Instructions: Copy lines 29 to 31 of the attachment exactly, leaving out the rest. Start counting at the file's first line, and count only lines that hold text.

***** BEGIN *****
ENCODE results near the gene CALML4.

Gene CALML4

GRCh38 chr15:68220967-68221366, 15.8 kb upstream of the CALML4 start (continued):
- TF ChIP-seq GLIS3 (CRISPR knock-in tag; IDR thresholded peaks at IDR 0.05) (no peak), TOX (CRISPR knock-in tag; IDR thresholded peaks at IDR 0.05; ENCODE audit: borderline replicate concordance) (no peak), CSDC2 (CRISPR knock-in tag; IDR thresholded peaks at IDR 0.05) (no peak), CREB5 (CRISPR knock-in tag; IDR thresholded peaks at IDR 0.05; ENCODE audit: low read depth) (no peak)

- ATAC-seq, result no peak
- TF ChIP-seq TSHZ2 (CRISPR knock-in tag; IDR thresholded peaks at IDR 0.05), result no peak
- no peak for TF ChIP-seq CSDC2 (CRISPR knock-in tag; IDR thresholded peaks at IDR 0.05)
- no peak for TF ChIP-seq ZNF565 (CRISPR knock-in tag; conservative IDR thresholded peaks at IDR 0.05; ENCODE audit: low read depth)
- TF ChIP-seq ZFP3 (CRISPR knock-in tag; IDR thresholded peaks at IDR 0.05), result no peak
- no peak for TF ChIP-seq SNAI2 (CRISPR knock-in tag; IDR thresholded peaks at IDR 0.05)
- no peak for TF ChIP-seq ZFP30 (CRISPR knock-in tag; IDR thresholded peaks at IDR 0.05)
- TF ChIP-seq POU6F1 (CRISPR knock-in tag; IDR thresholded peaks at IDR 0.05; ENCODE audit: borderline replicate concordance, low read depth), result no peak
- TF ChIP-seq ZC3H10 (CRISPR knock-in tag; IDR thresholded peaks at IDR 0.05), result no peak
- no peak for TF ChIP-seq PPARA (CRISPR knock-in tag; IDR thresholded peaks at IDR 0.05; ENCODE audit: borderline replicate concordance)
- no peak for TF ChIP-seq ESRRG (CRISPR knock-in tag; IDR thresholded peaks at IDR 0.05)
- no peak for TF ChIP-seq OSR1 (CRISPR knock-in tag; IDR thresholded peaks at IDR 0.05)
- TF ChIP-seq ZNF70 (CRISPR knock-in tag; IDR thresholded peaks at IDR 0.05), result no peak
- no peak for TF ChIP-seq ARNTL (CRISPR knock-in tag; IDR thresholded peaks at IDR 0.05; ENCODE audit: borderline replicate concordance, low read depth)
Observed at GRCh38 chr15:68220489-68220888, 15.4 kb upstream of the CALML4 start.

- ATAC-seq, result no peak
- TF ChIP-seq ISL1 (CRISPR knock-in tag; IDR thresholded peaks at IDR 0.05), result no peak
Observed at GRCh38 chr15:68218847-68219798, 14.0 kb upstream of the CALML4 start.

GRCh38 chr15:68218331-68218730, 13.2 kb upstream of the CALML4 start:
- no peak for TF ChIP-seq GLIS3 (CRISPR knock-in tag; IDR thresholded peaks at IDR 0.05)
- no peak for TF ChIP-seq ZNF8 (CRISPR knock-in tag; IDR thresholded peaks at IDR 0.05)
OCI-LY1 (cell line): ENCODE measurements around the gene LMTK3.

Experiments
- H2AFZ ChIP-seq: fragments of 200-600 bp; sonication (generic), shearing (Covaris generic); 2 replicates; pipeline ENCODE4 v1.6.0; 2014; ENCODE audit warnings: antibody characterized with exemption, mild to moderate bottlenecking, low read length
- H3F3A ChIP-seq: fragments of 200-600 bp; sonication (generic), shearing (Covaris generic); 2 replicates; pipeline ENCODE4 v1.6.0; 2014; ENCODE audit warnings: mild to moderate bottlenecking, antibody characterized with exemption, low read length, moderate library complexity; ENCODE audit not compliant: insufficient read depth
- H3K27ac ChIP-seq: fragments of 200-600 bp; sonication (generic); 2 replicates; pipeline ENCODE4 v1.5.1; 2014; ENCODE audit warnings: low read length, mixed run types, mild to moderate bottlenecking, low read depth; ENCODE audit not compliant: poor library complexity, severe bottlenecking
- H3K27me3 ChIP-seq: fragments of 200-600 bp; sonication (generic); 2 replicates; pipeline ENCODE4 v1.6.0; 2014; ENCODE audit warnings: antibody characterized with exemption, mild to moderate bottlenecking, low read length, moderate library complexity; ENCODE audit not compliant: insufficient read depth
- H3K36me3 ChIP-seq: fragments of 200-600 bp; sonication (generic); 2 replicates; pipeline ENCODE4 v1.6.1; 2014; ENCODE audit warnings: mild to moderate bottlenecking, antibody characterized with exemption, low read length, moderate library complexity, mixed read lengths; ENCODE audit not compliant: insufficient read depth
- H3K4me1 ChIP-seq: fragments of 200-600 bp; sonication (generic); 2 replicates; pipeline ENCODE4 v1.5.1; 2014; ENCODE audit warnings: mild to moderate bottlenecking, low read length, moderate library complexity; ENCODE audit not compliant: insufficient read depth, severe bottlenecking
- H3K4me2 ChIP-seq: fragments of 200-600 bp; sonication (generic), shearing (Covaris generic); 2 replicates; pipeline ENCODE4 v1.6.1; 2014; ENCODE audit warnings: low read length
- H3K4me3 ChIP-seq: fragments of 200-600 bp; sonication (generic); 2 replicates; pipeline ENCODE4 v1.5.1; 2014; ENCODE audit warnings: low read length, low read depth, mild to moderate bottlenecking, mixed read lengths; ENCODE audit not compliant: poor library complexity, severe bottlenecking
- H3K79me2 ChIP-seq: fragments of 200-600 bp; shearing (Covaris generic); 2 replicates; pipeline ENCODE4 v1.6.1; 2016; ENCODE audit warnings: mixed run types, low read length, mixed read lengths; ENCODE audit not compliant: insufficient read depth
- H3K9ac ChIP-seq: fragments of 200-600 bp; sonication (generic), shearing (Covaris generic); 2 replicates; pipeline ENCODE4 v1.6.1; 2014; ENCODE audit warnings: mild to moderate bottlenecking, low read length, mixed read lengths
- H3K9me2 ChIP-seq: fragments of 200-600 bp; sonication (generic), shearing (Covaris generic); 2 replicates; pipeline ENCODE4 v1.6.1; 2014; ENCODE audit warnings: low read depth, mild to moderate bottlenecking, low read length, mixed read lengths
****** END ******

- H3F3A ChIP-seq: fragments of 200-600 bp; sonication (generic), shearing (Covaris generic); 2 replicates; pipeline ENCODE4 v1.6.0; 2014; ENCODE audit warnings: mild to moderate bottlenecking, antibody characterized with exemption, low read length, moderate library complexity; ENCODE audit not compliant: insufficient read depth
- H3K27ac ChIP-seq: fragments of 200-600 bp; sonication (generic); 2 replicates; pipeline ENCODE4 v1.5.1; 2014; ENCODE audit warnings: low read length, mixed run types, mild to moderate bottlenecking, low read depth; ENCODE audit not compliant: poor library complexity, severe bottlenecking
- H3K27me3 ChIP-seq: fragments of 200-600 bp; sonication (generic); 2 replicates; pipeline ENCODE4 v1.6.0; 2014; ENCODE audit warnings: antibody characterized with exemption, mild to moderate bottlenecking, low read length, moderate library complexity; ENCODE audit not compliant: insufficient read depth